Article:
A Point of View: The Trojan horse
- 29 November 2013
- From the section Magazine
Will Self considers the story of the Trojan horse, and finds a parable for the political climate of our own times.
Those Trojans, eh? A gullible lot weren't they? I mean to say: You've been fighting those mythomaniacal Greeks for many years and many of your people have been hacked apart most horribly, then one day you arise from your perfumed cushions in the seraglio, head to the battlements for a morning constitutional, and discover they've all upped sticks and gone. Not only that, but they've left behind what appears to be a gift of some sort. True, the era of Scandinavian-designed wooden objects lies well in the future, but even to your Bronze Age eyes there appears nothing more pleasingly innocuous than this hand-crafted horse. A statue of one of their gods might be troubling, and an obviously bellicose object, such as a shield or helmet writ large, would cry out not to be touched - but a lovely horsey! Well, you just can't wait to get hold of it.
Yes, gullible lot those Trojans, but when I consider the strange ideological involutions that have characterised British politics throughout my adult life I wonder if we aren't quite as credulous as they. After all, in the final analysis, it all comes down to gifts - presents that we save up for through that countrywide Christmas club we call progressive taxation, and which are then handed out by the jolly, ho-hoing Government in the form of public services. The strange thing is that although these "gifts" are seldom anything like as nice as the packaging they come wrapped in, we seem to fall for the little joke every time it's played on us.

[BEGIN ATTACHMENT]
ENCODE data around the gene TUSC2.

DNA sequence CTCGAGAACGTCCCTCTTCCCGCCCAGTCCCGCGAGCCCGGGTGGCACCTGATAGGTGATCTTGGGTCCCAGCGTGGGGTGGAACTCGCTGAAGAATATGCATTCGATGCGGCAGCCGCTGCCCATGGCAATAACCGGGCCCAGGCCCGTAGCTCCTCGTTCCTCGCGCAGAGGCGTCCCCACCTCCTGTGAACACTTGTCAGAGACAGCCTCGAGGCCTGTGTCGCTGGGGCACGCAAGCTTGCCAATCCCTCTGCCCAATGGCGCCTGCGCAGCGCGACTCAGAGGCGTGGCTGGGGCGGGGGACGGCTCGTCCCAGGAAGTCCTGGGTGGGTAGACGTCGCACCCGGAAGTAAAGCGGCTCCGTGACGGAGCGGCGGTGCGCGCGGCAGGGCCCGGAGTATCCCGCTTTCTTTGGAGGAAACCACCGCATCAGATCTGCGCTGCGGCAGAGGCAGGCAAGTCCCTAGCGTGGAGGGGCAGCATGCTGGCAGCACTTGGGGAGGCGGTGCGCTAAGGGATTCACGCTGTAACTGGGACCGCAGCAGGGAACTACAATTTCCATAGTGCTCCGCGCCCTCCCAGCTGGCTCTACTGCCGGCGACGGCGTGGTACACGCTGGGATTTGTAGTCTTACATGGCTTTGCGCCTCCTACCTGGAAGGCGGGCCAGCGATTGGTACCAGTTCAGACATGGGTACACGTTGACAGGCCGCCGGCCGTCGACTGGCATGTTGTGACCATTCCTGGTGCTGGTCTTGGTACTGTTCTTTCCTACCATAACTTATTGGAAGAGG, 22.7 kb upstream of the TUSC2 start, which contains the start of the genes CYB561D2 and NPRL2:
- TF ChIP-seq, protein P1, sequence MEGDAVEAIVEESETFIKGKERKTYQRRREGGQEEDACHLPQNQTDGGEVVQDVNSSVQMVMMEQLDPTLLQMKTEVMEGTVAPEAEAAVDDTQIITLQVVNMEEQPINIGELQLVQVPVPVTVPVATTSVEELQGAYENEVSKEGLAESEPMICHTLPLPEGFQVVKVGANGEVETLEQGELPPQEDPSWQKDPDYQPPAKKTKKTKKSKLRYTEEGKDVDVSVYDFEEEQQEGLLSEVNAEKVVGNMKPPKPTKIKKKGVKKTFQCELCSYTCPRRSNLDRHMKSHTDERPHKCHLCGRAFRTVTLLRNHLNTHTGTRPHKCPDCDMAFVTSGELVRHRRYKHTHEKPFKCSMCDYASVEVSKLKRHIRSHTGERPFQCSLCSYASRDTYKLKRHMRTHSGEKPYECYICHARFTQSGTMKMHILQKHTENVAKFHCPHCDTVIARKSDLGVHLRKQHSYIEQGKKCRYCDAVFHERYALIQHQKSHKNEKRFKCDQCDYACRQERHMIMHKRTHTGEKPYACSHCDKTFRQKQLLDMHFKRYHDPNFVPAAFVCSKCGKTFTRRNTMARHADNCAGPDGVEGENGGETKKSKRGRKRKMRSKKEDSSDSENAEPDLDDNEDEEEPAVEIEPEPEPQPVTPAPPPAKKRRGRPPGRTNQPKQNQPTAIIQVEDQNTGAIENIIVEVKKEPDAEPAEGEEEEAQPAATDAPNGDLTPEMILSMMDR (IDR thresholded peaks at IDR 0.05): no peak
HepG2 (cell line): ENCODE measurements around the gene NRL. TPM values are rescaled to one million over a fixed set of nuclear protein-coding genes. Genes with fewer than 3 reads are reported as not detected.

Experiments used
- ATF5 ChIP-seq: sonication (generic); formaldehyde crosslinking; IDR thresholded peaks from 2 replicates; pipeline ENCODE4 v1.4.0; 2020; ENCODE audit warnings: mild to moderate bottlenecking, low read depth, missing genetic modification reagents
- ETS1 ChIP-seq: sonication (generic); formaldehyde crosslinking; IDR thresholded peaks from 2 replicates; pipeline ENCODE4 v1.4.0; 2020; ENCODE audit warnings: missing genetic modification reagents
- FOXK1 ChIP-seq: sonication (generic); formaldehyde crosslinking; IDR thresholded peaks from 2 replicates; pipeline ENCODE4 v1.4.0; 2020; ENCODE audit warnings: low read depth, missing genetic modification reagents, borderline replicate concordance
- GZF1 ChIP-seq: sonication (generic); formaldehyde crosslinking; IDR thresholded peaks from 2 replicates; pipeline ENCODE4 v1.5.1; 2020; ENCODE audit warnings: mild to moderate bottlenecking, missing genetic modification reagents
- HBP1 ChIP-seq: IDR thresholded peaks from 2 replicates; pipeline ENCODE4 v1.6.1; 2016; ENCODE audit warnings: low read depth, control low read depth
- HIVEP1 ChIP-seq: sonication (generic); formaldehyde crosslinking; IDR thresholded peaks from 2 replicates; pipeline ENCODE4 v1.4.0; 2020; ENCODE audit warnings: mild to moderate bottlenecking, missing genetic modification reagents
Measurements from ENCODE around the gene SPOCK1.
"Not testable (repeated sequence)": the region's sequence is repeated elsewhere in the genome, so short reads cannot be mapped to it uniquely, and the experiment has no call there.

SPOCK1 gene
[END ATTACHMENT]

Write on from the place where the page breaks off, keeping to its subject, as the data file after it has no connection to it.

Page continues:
Take state education for a start. Universal free and non-selective education was always presented by those on the left as simply a way of increasing social mobility. The old 11-plus-mediated separation of secondary modern goats from grammar school sheep was divisive and obviously unfair. But of course, inside the gift of the shiny new comprehensives crouched the vanguard of the proletariat. The same Labour government that pushed for them also seriously considered the abolition of all fee-paying schools, and their aim wasn't simply to level the playing field in terms of opportunity, but to turn the education system into the incubator of a future classless society.
Then on the other hand we have another gift - the huge give-away of public housing stock that began under the Thatcher government in the 1980s and which has continued to this day. What could be more generous than offering the less well-off an opportunity to become homeowners, especially at a 50% reduction on the market rate? Why, this doesn't just seem like a year-round Christmas - it's more like a permanent January sale. But of course, inside the pebble-dashed bellies of those properties there crouched a different detachment of warriors. These ones, quite as much as the revolutionary vanguard, were ideologically motivated. While they trumpeted domestic virtues, what they really championed was capital accumulation. Their fervid hope was that if some of those upwardly mobile council house purchasers were canny enough they might even factor their walk-up flats into a portfolio of shares in, say, the newly-privatised utilities.
Nowadays things aren't quite what they used to be, and gifts don't seem to be either. Instead of unwrapping a positive good the electorate are handed a negative capability. "Vote for us!" the main political parties cry, "and we'll return the favour by not taxing you punitively or alternatively by not still further eviscerating your already gutted public services." Still, while the gifts may have become intangible the packaging still has that familiar equine shape, the main purpose of which is to convince all us Trojans that we've been remembered on this special day. The ideological siege may have been lifted, but the key rhetorical terms remain portfolio ones - inclusiveness, fairness, equality. These are values that we all earnestly endorse, even as our society becomes relentlessly less inclusive, more unfair, and remains manifestly unequal.